These are represented by a Nagant revolver (1 piece), pistol TT (Tokarev, 1piece) and 2 Flare guns OP-26 (OP stands for pistolet osvetitelny or flare gun). The Nagant revolver was used from 1895 by officers and commissars until it was replaced by the Tokarev pistol, however the Nagant revolver was still in use during WW2. OP-26 was developed in 1926 and was used before and during WW2 until the appearance of OPSh-42. Two versions are given in the set – opened and closed. All small arms have holsters with accurate detail on both sides; OP-26 and TT have flare cartridge and a clip. The detail on pistols is impressive, however I recommend drilling out the barrel of OP-26.
A wide selection of grenades is included in this set – antipersonnel F-1 (2 pcs) and RGD-33, antitank RPG-40 and RPG-43. All of these have appropriate form and although safety cotter pins are molded together with the grenade body it looks reasonable due to the size of the items. The only criticism here is that the rules of usage of RPG-40 were printed on paper and glued to the body side in the original item. Here it is shown on the box art, but no decals are provided. One can try to paint a beige rectangle with some black dots on it, but the decal would have been better. Accessories and pouches for the F-1 and RGD-33 grenades, and these have some small folds and look good overall.
Here we have 6 aluminium canteens, 5 of which have canvas cover with straps that were used to hold the canteen on the soldiers belt and 1 without cover; all canteens have caps. Other food-related gear includes 2 aluminium mugs and 3 aluminium spoons. Both elements could be sanded a bit for the scale realistic thickness.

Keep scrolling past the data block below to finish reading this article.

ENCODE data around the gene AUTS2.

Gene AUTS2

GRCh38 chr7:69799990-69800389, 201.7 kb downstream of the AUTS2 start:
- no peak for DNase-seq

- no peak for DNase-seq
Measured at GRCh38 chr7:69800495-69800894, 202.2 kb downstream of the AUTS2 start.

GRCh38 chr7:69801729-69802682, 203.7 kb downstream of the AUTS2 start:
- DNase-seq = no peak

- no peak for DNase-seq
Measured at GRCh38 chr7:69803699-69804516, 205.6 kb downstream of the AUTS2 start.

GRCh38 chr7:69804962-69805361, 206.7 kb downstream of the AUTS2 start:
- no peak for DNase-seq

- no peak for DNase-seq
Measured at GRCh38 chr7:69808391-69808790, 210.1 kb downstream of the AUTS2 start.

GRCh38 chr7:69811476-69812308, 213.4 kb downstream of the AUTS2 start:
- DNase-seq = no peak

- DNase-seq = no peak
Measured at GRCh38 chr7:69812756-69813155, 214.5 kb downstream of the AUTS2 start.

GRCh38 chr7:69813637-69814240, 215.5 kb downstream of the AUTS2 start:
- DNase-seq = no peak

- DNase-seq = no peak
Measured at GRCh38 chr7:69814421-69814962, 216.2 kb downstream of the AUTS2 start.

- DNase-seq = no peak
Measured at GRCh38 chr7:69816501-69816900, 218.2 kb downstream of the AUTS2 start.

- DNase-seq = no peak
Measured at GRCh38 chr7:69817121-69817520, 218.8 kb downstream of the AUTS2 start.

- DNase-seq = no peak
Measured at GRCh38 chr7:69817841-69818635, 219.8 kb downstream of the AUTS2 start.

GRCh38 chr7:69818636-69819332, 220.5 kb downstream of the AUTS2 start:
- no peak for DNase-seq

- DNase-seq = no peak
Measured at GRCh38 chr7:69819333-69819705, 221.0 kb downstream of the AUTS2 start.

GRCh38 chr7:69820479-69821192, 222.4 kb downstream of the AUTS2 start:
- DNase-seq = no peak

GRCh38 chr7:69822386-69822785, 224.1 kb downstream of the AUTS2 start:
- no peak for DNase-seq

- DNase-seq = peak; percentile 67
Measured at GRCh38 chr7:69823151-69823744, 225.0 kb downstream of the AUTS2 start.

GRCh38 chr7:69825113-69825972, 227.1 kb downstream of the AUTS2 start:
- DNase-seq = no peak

In total 10 helmets are included in the set, 5 of which are early type steel helm 36 (slalnoi shlem, SSh-36) and 5 are steel helm 40 (SSh-40). SSh-36 features were wide flares over the ears and large front rim, together with a ventilation comb on top. SSh-36 was in use during the battle of Khalkin Gol, Winter War with Finland and early WW2. Later on they were replaced with SSh-39 helmets and finally with SSh-40 from 1942. Both SSh-39 and SSh-40 had robust and simple design and were easier to manufacture. The difference between SSh-40 and SSh-39 was a number of bolts that were fixing the lining. SSh-40 had 6 bolts (and this is correctly depicted on MiniArt’s offering) while SSh-39 had only 3. That means that if you would like to equip your Soviet infantry with helmets in 1941 and do not want to use SSh-36 you have to remove bolts from SSh-40 and relocate them closer to the top. Both SSh-36 and SSh-40 have a liner on the inside of the helmet but no straps are provided.
Entrenching tool MPL-50 is cast together with canvas cover that was used to attach it to the belt (5 pcs) and one MPL-50 is provided without cover. The latter one can be sanded a bit for better scale representation. Other items included are a map case, field bag and binocular with binocular case. The field bag is marked as sergeants bag on the box, however this was also in use by officers and it had integrated map case. All of the bags have impressive detail with all of the buttons and straps.
All together this is a great set that will be useful for sculptors and modellers that would like to detail their Soviet infantry figures with accurate gear that has up to date quality. Many of the items could be used for diorama purposes too.